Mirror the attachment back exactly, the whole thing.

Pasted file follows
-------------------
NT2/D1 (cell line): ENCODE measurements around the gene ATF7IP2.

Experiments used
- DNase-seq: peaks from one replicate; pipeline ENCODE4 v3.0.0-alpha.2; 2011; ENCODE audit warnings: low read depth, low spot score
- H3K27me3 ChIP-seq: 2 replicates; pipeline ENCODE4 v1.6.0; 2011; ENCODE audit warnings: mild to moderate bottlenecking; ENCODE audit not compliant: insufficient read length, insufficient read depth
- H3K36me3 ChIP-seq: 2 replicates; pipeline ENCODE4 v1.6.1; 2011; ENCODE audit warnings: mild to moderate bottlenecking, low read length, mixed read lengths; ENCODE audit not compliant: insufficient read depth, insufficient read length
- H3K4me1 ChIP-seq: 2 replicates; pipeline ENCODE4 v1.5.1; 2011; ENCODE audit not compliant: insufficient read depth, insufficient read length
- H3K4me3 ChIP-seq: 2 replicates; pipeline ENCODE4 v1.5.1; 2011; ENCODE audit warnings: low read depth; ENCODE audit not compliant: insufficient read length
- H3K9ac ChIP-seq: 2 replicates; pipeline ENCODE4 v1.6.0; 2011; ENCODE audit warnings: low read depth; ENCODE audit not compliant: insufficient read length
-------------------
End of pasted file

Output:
NT2/D1 (cell line): ENCODE measurements around the gene ATF7IP2.

Experiments used
- DNase-seq: peaks from one replicate; pipeline ENCODE4 v3.0.0-alpha.2; 2011; ENCODE audit warnings: low read depth, low spot score
- H3K27me3 ChIP-seq: 2 replicates; pipeline ENCODE4 v1.6.0; 2011; ENCODE audit warnings: mild to moderate bottlenecking; ENCODE audit not compliant: insufficient read length, insufficient read depth
- H3K36me3 ChIP-seq: 2 replicates; pipeline ENCODE4 v1.6.1; 2011; ENCODE audit warnings: mild to moderate bottlenecking, low read length, mixed read lengths; ENCODE audit not compliant: insufficient read depth, insufficient read length
- H3K4me1 ChIP-seq: 2 replicates; pipeline ENCODE4 v1.5.1; 2011; ENCODE audit not compliant: insufficient read depth, insufficient read length
- H3K4me3 ChIP-seq: 2 replicates; pipeline ENCODE4 v1.5.1; 2011; ENCODE audit warnings: low read depth; ENCODE audit not compliant: insufficient read length
- H3K9ac ChIP-seq: 2 replicates; pipeline ENCODE4 v1.6.0; 2011; ENCODE audit warnings: low read depth; ENCODE audit not compliant: insufficient read length